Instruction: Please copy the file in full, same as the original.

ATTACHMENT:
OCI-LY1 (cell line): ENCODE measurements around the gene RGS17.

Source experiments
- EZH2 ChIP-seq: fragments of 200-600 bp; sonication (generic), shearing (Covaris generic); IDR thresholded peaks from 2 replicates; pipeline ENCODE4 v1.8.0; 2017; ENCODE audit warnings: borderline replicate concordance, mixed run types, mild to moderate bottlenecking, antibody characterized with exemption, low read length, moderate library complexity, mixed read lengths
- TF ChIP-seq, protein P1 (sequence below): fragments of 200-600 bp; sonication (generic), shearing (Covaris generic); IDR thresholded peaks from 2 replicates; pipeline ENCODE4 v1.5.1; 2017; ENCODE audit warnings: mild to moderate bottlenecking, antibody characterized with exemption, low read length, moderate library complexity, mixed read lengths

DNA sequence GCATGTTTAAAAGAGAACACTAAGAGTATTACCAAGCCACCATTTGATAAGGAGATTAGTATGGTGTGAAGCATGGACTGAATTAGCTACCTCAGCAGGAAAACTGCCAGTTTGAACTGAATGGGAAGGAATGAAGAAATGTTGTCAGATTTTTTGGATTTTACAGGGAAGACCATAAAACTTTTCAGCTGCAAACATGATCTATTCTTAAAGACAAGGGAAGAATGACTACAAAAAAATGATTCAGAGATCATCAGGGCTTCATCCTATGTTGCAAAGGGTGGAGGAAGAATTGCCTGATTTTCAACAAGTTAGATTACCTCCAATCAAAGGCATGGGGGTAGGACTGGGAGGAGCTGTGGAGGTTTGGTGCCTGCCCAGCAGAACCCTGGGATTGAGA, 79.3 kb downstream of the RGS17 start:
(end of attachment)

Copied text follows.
OCI-LY1 (cell line): ENCODE measurements around the gene RGS17.

Source experiments
- EZH2 ChIP-seq: fragments of 200-600 bp; sonication (generic), shearing (Covaris generic); IDR thresholded peaks from 2 replicates; pipeline ENCODE4 v1.8.0; 2017; ENCODE audit warnings: borderline replicate concordance, mixed run types, mild to moderate bottlenecking, antibody characterized with exemption, low read length, moderate library complexity, mixed read lengths
- TF ChIP-seq, protein P1 (sequence below): fragments of 200-600 bp; sonication (generic), shearing (Covaris generic); IDR thresholded peaks from 2 replicates; pipeline ENCODE4 v1.5.1; 2017; ENCODE audit warnings: mild to moderate bottlenecking, antibody characterized with exemption, low read length, moderate library complexity, mixed read lengths

DNA sequence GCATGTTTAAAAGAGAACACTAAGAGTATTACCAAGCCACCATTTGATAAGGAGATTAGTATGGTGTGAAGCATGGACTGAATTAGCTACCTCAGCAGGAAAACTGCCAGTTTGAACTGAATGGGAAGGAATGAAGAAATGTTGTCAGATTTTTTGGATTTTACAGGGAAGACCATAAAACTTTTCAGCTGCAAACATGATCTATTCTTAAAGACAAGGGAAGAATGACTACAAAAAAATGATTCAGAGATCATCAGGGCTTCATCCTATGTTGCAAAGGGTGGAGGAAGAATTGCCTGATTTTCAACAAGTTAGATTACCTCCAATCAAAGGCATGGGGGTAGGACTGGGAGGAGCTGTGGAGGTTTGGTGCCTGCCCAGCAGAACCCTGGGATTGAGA, 79.3 kb downstream of the RGS17 start: